News Article | June 28, 2017
The new agreement reflects a commitment by both organizations to make health care more affordable while creating new opportunities to collaborate and develop innovative approaches to improving the overall quality of care for patients and their families. The agreement applies to all Blue Cross members with either commercial coverage (through employer health plans and the Allina BluePrint ACO plan available for individual coverage) or enrollment in Minnesota health care program (Medical Assistance and MinnesotaCare). All 20 Gillette locations – including the St. Paul hospital, six Twin Cities clinics and 13 Greater Minnesota clinics – are included in the broader Blue Cross provider network. "We appreciate Gillette's commitment and collaboration to address the cost pressures that the State of Minnesota is experiencing with the Medicaid program," said Garrett Black, senior vice president of health services for Blue Cross. "Both Blue Cross and Gillette were in alignment that long-term stability required flexibility on both sides. In the end, we were aligned on what was best for our members and their patients." "Blue Cross applauds Gillette's willingness to be part of the efforts taking place both locally and nationally to hold the line on health care costs," said Black. "Being able to renew our contract ahead of schedule gives our members and their patients the peace of mind that comes with uninterrupted care and access to world-class surgeons, physicians and other specialists." "We always strive to provide the best possible care for our patients and the community," said James Haddican, Gillette Children's Specialty Healthcare vice president of finance. "We're pleased that we were able to come up with a multiple-year agreement with Blue Cross, so our patients can focus on their care and not have to worry about medical coverage." About Blue Cross and Blue Shield of Minnesota Blue Cross and Blue Shield of Minnesota, with headquarters in the St. Paul suburb of Eagan, was chartered in 1933 as Minnesota's first health plan and continues to carry out its charter mission today: to promote a wider, more economical and timely availability of health services for the people of Minnesota. A nonprofit, taxable organization, Blue Cross is the largest health plan based in Minnesota, covering 2.9 million members in Minnesota and nationally through its health plans or plans administered by its affiliated companies. Blue Cross and Blue Shield of Minnesota is an independent licensee of the Blue Cross and Blue Shield Association, headquartered in Chicago. Go to bluecrossmn.com to learn more. About Gillette Children's Specialty Healthcare Founded in 1897, Gillette Children's Specialty Healthcare was the first hospital in the nation for kids who have disabilities. Last year, nearly 25,000 families with children facing such complex medical conditions as cerebral palsy, epilepsy and traumatic brain injury, trusted Gillette to help their children thrive. Gillette tailors its care model specifically to the needs of its patient and family community so they can achieve their highest potential. Go to gillettechildrens.org to learn more. To view the original version on PR Newswire, visit:http://www.prnewswire.com/news-releases/blue-cross-and-blue-shield-of-minnesota-and-gillette-childrens-specialty-healthcare-announce-contract-extension-through-2020-300481557.html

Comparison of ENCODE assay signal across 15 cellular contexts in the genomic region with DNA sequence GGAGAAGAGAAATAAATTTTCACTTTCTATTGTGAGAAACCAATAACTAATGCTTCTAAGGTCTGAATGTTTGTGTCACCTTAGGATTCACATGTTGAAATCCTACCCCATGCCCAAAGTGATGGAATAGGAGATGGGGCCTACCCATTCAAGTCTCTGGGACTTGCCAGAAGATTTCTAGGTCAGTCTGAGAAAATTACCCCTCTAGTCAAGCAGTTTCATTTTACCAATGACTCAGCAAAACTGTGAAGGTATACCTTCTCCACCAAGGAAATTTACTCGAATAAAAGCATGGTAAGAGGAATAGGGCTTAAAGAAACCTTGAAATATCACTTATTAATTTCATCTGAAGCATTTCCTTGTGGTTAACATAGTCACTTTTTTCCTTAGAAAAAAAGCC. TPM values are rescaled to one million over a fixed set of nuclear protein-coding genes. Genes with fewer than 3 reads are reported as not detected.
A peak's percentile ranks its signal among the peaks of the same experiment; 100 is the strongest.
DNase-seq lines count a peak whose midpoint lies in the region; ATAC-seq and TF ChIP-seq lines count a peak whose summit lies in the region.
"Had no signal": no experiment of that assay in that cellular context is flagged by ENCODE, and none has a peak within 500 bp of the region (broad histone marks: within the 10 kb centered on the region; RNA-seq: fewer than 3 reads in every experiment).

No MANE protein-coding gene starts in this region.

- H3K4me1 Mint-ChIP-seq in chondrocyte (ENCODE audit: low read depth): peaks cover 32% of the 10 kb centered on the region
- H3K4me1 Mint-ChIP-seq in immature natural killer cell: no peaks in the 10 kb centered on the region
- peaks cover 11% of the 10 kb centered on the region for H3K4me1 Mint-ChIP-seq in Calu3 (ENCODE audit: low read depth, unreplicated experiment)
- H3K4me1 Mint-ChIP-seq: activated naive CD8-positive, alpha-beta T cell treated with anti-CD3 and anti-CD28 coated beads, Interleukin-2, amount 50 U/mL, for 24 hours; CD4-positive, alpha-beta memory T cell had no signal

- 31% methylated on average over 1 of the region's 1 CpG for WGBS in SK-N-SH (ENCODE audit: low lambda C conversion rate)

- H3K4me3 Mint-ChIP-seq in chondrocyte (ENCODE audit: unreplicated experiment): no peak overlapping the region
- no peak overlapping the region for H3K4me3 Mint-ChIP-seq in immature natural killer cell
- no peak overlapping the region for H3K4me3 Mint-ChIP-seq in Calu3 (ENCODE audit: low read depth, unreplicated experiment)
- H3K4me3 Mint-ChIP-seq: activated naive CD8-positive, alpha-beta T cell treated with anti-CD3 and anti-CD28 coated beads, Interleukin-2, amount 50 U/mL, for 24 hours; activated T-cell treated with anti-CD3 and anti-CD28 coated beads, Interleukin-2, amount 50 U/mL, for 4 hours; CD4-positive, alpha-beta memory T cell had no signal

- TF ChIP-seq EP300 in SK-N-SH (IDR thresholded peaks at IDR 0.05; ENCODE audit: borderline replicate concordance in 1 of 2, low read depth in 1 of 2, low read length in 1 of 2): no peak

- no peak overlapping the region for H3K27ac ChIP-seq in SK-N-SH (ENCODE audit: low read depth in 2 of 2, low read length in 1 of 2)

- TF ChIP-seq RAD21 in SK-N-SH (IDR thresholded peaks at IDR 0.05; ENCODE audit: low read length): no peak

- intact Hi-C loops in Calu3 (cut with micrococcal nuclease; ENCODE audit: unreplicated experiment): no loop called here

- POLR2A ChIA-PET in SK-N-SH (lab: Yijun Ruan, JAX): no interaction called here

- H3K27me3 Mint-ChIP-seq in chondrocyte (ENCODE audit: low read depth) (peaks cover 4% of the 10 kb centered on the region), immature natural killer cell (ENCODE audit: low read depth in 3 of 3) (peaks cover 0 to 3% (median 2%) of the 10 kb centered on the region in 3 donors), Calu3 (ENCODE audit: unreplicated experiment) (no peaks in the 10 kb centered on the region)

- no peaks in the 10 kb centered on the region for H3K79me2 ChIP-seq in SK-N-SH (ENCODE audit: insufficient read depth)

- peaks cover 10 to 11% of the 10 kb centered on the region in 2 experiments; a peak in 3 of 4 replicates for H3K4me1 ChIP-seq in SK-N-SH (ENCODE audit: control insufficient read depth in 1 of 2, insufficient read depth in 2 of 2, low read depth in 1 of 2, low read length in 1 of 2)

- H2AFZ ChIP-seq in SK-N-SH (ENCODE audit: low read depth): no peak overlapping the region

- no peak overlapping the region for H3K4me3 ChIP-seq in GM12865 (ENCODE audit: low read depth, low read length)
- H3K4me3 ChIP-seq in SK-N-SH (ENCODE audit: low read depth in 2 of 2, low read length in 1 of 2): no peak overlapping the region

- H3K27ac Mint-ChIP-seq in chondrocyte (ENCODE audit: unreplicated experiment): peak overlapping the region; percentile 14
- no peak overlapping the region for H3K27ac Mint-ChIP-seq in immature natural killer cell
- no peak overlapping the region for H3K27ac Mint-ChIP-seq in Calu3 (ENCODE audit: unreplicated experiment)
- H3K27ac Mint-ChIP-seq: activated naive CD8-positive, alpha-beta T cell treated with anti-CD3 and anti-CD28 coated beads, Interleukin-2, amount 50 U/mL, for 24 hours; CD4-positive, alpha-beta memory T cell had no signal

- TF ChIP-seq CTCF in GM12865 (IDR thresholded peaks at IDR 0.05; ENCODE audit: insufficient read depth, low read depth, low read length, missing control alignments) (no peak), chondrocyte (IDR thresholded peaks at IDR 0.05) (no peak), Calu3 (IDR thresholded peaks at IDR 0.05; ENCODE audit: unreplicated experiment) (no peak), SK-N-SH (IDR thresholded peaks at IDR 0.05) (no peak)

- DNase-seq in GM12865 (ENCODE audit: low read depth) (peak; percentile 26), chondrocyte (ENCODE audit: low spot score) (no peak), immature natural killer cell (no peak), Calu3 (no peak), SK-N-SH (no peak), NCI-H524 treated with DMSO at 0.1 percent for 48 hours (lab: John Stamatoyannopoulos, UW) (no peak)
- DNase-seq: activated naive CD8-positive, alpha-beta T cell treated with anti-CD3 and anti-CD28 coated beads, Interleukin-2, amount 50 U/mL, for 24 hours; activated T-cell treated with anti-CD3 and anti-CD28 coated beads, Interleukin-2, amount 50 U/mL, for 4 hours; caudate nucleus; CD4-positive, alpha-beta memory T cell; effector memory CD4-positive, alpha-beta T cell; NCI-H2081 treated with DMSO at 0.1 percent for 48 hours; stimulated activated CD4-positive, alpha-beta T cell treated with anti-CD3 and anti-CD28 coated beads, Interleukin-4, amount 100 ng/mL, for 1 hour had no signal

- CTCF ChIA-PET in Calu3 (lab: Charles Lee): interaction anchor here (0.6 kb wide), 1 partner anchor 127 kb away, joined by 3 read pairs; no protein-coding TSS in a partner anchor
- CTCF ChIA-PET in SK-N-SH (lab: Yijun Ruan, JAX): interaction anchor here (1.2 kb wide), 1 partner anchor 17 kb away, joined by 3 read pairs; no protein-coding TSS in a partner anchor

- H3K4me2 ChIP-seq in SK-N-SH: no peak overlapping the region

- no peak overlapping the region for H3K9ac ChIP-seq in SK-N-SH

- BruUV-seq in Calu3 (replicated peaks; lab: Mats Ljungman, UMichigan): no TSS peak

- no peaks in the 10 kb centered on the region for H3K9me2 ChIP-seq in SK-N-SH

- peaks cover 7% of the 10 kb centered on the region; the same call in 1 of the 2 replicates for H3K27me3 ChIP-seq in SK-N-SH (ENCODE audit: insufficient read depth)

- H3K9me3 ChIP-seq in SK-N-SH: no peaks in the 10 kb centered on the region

Leiser K.,Gillette Childrens Specialty Healthcare |
Heffelfinger A.,Medical College of Wisconsin |
Kaugars A.,Marquette University
Clinical Neuropsychologist | Year: 2017